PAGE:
The gold that remains underground is mostly low-grade ore, which means massive open pit mines — with the massive environmental harm they cause — are required to make gold mining profitable. Earthworks notes that such “modern mines” generate a huge amount of waste, 20 tonnes of it for a single gold ring, which it also deems an “underestimate.”

Also conspicuously absent from the Liberal and Progressive Conservative responses is the acknowledgement — or perhaps even the awareness — that since the open pit gold mine in Moose River opened in late 2017, hundreds of millions of dollars worth of gold have been extracted, and yet the company that has reaped the profits from the mine has paid a mere $4.5 million in royalties and $0 in federal or provincial taxes in that time.

And may we humbly suggest that before the election they take time to beef up what the province actually gets out of the gold rush, the many massive problems associated with gold mining, and the risks it poses to the resources that are of genuine value to Nova Scotians — rivers, lakes, fish, wetlands, wildlife, biodiversity, and forests — all of which become more precious every day as the ravages of the climate crisis are felt.


[1] A complete list of articles published by the Halifax Examiner on gold and mining issues in Nova Scotia (and beyond) since 2018:

June 21, 2021 : Who benefits from Atlantic Gold’s Nova Scotia operations? Firm with gold mines on the Eastern Shore pays no taxes and low wages to its employees while it gets large government subsidies and maximizes profits. Oh, and it will leave toxic mine tailings that will be with us forever. https://www.halifaxexaminer.ca/featured/who-really-benefits-from-atlantic-golds-nova-scotia-operations/

May 22, 2021: Aurelius Minerals is still making false claims to potential investors about its Nova Scotia gold mine: Two months after the Halifax Examiner learned that Aurelius does not have “active and valid” environmental or industrial approval for the gold mine site on Eastern Shore, the company continues to say its site is “one of only two permitted gold mines and mills in the province.” https://www.halifaxexaminer.ca/environment/aurelius-minerals-is-still-making-false-claims-to-potential-investors-about-its-nova-scotia-gold-mine/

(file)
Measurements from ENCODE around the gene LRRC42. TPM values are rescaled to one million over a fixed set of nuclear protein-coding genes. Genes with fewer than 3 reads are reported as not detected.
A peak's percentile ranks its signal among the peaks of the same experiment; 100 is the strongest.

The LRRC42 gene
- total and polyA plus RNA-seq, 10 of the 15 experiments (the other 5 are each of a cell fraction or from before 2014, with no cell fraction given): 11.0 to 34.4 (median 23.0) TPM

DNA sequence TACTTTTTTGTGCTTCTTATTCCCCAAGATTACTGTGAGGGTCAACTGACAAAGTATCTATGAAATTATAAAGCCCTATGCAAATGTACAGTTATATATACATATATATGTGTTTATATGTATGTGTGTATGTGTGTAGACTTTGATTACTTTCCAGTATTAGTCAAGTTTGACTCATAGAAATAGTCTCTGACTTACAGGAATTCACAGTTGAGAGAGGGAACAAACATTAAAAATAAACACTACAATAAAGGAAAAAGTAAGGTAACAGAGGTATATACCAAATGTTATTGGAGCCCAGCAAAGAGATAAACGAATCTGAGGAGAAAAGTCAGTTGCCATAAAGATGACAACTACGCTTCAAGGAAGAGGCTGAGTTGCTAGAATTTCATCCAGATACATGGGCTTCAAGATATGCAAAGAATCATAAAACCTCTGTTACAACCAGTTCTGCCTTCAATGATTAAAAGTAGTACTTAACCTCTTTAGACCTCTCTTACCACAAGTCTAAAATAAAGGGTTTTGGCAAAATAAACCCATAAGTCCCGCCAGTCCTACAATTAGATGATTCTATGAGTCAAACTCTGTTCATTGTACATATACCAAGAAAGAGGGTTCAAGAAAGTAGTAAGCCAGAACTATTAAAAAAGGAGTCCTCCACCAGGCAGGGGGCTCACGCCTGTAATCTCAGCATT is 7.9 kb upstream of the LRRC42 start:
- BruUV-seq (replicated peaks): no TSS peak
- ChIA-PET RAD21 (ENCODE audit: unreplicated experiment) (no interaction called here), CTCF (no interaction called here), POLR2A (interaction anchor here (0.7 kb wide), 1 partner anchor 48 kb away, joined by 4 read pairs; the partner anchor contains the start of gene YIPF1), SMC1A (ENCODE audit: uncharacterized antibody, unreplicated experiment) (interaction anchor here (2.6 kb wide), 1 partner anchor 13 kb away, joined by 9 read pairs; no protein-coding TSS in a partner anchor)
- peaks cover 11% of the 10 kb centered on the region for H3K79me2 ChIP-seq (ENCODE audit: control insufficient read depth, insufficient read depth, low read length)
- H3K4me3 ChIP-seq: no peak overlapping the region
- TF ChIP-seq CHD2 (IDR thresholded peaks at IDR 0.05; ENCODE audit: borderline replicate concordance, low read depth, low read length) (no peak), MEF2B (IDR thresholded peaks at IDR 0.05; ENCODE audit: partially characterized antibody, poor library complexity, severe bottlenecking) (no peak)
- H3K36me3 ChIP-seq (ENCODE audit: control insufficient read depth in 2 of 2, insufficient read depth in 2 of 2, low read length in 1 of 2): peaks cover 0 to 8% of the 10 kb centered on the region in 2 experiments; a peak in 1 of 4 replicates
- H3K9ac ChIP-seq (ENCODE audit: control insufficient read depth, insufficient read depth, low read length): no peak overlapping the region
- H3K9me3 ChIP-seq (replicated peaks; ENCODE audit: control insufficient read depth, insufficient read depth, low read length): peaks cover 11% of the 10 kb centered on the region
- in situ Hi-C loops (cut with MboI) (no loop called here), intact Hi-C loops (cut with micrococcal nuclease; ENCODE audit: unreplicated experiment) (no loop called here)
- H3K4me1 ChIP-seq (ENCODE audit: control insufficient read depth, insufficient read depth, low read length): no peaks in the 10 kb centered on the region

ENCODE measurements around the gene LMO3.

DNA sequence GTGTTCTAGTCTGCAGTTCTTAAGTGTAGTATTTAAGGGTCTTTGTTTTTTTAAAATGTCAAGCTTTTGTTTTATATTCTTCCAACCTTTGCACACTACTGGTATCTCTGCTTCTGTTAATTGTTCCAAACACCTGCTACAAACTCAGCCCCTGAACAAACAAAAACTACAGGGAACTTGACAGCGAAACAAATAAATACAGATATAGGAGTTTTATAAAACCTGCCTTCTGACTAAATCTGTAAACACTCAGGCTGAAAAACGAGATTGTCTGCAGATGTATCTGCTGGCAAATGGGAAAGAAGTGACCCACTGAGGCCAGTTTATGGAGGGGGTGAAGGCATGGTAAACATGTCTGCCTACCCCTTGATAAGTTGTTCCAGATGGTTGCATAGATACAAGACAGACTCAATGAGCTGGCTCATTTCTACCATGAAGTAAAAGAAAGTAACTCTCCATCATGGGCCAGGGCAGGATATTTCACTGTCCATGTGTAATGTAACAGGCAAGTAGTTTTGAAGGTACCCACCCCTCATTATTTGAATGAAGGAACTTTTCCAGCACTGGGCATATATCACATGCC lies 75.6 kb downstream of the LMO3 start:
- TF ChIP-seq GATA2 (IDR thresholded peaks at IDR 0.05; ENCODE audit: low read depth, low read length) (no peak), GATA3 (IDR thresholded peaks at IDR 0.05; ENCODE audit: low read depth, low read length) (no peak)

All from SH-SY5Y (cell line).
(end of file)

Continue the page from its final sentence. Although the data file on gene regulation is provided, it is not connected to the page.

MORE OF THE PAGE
May 20, 2021: Atlantic Gold’s imaginary conservation land: In 2008, Atlantic Gold was given provincial approval for the gigantic Touquoy open pit gold mine with the condition that within four years the company buy and give the province nearby land for conservation purposes. 13 years later, that condition is still unmet, and the province is making no real effort to enforce it. https://www.halifaxexaminer.ca/environment/atlantic-golds-imaginary-conservation-land/

Mar. 21, 2021: Atlantic Gold plans to mine “paradise”: Citizens near Beaver Dam and Moose River raise the alarm about the high environmental costs of open pit gold mines in eastern Nova Scotia, the province’s “sacrifice zone.” https://www.halifaxexaminer.ca/environment/atlantic-gold-plans-to-mine-paradise/?fbclid=IwAR2T0KE-JHOlznoS-RSFFg8Pfmy6d1lj74m9S8b2ELtRm6eGqEbQXxdp2mQ

Mar. 17, 2021: Tall tales about Nova Scotia gold: investors should beware of Aurelius Minerals’ spin job  …. Aurelius Minerals bought the old Dufferin Gold Mine, and Aurelius is now telling potential investors the site “is permitted” and ready for mining. But a provincial permit was issued to the previous company nearly 27 years ago, and even that expired in 2017. No application has been made to transfer the permit to the new owner, and it likely wouldn’t meet modern environmental standards in any event. https://www.halifaxexaminer.ca/environment/tall-tales-about-nova-scotia-gold-investors-should-beware-of-aurelius-minerals-spin-job/

March 3, 2021: Greenwashing the goldfields Atlantic Gold “partnership” with St. Mary’s University: Linda Campbell’s work is invaluable, so why is it a mining company supporting it, and not the government? https://www.halifaxexaminer.ca/environment/greenwashing-the-goldfields/